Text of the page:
Complications After Birth
The final issue deals with babies who die or suffer severe damage because of events occurring after birth. One type of common error that continues to occur repeatedly is putting a critically ill newborn in the well-baby nursery. This happens for the most part because the pediatrician thought the child was healthy. This is not necessarily negligence unless the infant was blue and barely breathing.
The basis for making the decision on the baby's health is an assessment tool called the Apgar score. This assigns a numerical value of 0, 1, or 2 for each named sign. If all the signs are normal, the baby gets a score of 10. If the signs are absent, the score is O. A score of 8 or better requires no treatment. The doctor makes this assessment twice: at birth and at five minutes of life.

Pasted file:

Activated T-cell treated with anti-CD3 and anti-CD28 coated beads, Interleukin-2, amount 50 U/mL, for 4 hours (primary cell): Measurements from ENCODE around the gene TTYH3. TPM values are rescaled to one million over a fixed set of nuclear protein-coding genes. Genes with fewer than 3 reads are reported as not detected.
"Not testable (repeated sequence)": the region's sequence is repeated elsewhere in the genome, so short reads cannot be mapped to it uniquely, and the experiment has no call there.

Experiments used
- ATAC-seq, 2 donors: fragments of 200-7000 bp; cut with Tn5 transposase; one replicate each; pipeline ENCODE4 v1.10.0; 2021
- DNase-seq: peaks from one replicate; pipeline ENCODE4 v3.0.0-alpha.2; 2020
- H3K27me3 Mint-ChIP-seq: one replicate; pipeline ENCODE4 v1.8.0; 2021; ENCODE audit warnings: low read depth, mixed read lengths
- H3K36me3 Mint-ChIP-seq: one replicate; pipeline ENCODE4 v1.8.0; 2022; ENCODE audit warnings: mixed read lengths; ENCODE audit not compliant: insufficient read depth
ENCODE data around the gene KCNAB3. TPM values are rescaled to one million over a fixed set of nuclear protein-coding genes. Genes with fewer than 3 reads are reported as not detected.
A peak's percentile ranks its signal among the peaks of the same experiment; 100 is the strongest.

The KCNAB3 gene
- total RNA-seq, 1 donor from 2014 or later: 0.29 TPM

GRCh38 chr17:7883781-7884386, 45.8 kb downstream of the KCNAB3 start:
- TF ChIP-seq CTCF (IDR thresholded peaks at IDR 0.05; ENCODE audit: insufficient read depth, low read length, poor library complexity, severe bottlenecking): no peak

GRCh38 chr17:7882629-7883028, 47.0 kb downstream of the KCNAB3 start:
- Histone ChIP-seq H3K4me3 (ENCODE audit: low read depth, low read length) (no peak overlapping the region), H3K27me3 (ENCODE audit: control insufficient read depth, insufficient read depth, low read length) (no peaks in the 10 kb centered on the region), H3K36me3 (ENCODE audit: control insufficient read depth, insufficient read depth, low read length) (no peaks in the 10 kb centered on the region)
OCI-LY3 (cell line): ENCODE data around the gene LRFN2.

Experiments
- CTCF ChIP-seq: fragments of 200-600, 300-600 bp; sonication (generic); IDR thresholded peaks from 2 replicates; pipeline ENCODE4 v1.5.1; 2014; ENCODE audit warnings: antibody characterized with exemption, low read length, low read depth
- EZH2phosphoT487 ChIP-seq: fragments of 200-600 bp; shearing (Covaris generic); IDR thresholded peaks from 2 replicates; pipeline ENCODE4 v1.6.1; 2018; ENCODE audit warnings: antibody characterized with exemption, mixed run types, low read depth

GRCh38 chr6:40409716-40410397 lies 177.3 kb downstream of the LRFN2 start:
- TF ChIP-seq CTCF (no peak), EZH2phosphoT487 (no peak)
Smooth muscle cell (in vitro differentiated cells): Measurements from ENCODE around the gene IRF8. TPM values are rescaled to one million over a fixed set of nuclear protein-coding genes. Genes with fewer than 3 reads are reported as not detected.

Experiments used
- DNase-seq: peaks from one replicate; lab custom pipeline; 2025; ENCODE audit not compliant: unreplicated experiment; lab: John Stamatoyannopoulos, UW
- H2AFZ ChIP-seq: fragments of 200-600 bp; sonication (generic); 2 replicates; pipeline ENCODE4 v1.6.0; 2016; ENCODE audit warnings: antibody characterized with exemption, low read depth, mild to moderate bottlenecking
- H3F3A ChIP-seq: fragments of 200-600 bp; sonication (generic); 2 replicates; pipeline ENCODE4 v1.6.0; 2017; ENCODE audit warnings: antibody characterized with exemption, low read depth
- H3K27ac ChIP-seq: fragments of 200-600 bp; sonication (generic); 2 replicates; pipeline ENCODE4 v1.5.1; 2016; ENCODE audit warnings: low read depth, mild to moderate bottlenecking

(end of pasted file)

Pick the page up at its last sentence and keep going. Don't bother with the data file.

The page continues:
This table is a sample of the Apgar scoring tool. This assessment tool is the format generally used in hospitals. A score appears for each sign at one minute and five minutes after the birth. If there are problems with the baby, the doctor provides an additional score at ten minutes. A score of 8 to 10 is considered normal, while 4 to 7 might require some resuscitative measures, and a baby with Apgar of 3 or below requires immediate resuscitation.